Although it is true that upon a notice of rescission TILA generally requires that the creditor perform first and unilaterally by returning monies and releasing its security interest, see 15 U.S.C. § 1635(b), there is no absolute prohibition against conditioning rescissions on some act by the borrower. For example, a court may exercise its equitable discretion under the last sentence of § 1635(b) to condition rescission upon some affirmative act of the debtor. See AFS Fin., Inc. v. Burdette, 105 F. Supp. 2d 881, 881-82 (N.D.Ill.2000) (noting that court may require, as condition of rescission, that borrowers tender amounts previously advanced); Rowland v. Magna Millikin Bank of Decatur, N.A., 812 F. Supp. 875, 880-81 (C.D.Ill.1992) (conditioning return of money paid to bank on consumer tendering reasonable value of new windows installed under contract); see also Williams v. Homestake Mortgage Co., 968 F.2d 1137, 1142 (11th Cir.1992); Fed. Dep. Ins. Corp. v. Hughes Dev. Co., 938 F.2d 889, 890 (8th Cir.1991). Furthermore, we question whether the release that Upland sought can even be considered a "condition of rescission" in the TILA sense of the term. Upland simply sought an assurance from Plaintiffs that Upland would not be hailed into court after satisfying their demands by rescinding the loans. Such releases are routine and proper in the course of settlements and offers of judgment, and merely serve to protect a defendant's interest in finality after satisfying a plaintiffs demands. Oswald v. McGarr, 620 F.2d 1190, 1198 (7th Cir. 1980) (stating that "[a] settlement offer is a compromise and may include a release of claims not before the court."); In re Brand Name Prescription Drugs, No. 94 C 897, 1996 WL 167347, at *2 (N.D.Ill. Apr.4, 1996) (noting that settlement provisions requiring releases of all claims related to dispute are "reasonable and customary").

Plaintiffs further argue that Upland's rescission was defective because it was not consummated within the 20-day period provided under the Act, and therefore Plaintiffs have standing to sue for rescission. 15 U.S.C. § 1635(b). But standing is determined from the date of the filing of the complaint. Lujan v. Defenders of Wildlife, 504 U.S. 555, 587 n. 4, 112 S. Ct. 2130, 119 L. Ed. 2d 351 (1992). Plaintiffs filed their lawsuit before the expiration of the 20-day filing period, so they had no knowledge as to whether Upland would agree to rescind or whether Upland's performance would be defective. Moreover, according to the Official Staff Commentary to Regulation Z, 12 C.F.R. Pt. 226, Supp. I, cited by Plaintiffs in their brief, Upland was not required to fully perform within the 20-day period. The Staff Commentary *820 explains that "[t]he 20-day period for the creditor's action [to terminate the security interest] refers to the time within which the creditor must begin the process. It does not require all necessary steps to have been completed within that time." 12 C.F.R. Pt. 226, Supp. I. Upland initiated the rescission process on July 8, 2002, well within twenty days of Plaintiffs' June 26 notice of rescission, when it informed Plaintiffs that it would rescind the loans. Upland followed up this letter with an itemized accounting of the rescission amounts. Under TILA Upland was not required to completely perform its rescission within twenty days. Thus, Plaintiffs' argument that Upland's allegedly defective rescission provides standing to sue fails.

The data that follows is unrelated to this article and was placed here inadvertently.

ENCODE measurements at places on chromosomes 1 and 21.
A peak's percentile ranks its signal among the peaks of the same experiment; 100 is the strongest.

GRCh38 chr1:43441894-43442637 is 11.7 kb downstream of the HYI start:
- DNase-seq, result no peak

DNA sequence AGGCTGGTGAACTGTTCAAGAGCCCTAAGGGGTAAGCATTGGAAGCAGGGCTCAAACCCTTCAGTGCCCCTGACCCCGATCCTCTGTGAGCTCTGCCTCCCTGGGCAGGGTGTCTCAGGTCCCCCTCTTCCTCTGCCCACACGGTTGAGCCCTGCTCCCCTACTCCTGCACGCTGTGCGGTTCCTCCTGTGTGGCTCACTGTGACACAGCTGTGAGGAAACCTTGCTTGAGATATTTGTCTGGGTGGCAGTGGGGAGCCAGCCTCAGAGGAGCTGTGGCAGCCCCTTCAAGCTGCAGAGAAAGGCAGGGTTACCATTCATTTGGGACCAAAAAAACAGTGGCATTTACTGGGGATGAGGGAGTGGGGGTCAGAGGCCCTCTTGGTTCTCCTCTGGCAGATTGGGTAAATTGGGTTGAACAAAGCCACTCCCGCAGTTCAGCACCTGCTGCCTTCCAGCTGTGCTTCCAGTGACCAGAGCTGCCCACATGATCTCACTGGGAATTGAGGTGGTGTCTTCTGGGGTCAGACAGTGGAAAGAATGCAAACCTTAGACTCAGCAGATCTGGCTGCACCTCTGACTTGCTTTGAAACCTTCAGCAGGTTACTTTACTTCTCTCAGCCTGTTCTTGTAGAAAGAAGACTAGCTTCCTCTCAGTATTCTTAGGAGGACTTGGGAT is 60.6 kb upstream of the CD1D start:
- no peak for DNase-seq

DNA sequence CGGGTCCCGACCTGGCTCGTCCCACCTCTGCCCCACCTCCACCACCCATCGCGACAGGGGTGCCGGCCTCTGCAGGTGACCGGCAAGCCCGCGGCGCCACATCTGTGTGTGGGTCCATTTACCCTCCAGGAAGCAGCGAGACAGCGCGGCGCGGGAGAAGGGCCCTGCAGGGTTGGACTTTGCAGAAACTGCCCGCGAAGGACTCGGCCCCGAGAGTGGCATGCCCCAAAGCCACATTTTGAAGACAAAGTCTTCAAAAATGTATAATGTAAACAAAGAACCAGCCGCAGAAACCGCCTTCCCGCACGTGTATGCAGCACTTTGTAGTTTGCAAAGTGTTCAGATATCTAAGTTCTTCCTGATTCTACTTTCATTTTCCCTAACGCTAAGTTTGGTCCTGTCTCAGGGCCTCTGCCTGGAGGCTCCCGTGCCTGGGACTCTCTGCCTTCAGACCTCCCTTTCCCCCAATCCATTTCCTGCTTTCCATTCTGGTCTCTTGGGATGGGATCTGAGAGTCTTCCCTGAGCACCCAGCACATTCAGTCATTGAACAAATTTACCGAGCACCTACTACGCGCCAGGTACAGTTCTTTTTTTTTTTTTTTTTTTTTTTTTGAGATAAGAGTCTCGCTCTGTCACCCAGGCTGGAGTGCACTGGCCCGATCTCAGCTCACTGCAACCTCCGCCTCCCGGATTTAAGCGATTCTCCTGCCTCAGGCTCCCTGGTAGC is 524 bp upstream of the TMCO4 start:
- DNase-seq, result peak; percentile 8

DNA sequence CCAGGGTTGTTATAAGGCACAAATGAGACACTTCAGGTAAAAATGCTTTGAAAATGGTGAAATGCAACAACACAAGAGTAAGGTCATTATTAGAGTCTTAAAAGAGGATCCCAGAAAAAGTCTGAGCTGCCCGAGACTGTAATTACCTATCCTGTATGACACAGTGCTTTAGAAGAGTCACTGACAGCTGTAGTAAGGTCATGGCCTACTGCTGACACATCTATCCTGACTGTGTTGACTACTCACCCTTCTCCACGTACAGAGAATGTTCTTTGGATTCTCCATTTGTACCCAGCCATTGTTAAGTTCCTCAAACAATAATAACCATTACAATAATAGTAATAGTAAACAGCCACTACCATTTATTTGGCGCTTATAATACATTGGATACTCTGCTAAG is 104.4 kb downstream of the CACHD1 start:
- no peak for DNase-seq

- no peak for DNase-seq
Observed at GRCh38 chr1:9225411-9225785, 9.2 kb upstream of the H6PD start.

Upland next moves to dismiss as time barred Plaintiffs' claims for statutory damages and attorney fees. Actions for statutory damages must be brought within one year from the date of the violation. 15 U.S.C. § 1640(e). "A credit transaction is consummated for the purposes of TILA when the consumer becomes contractually obligated on a credit transaction." Mount v. LaSalle Bank Lake View, 886 F. Supp. 650, 651 (N.D.Ill.1995). In this case Plaintiffs became contractually obligated on the closing date of their mortgages, all of which occurred more than one year before this lawsuit. Thus, Plaintiffs' claims for statutory damages are time barred.[2] As for attorney fees, Plaintiffs are entitled to collect them only "in the case of any successful action to enforce" TILA. See 15 U.S.C. § 1640(a) (3). Plaintiffs persisted with this lawsuit even after Upland agreed to rescind the loans. We hope that this decision was not driven by a desire to recoup attorney fees or exact an additional monetary settlement from the defendant. Such maneuvering is improper and we will not reward such tactics by entertaining a claim for attorney fees. As demonstrated above, Plaintiffs cannot maintain a successful action with respect to their claims for rescission and statutory damages, and accordingly have no basis for attorney fees.


Plaintiffs lack standing to sue for rescission at this time and their claims for statutory damages are time barred. We therefore grant Upland's motion to dismiss with prejudice. (R. 9-1.)


[1] As discussed below, Plaintiffs' other claims for relief in the form of statutory damages and attorney fees are time barred.

[2] In their response Plaintiffs argue that they may claim statutory damages for Upland's failure to properly rescind the loans. Even the most liberal reading of Plaintiffs' complaint does not support this allegation; there simply is no mention in the complaint that Upland failed to rescind the loans. Nor could there be since, as noted above, Plaintiffs did not wait for Upland's 20-day rescission period to expire before bringing this lawsuit. Thus, we decline to read a count for statutory damages for failure to rescind into Plaintiffs' complaint.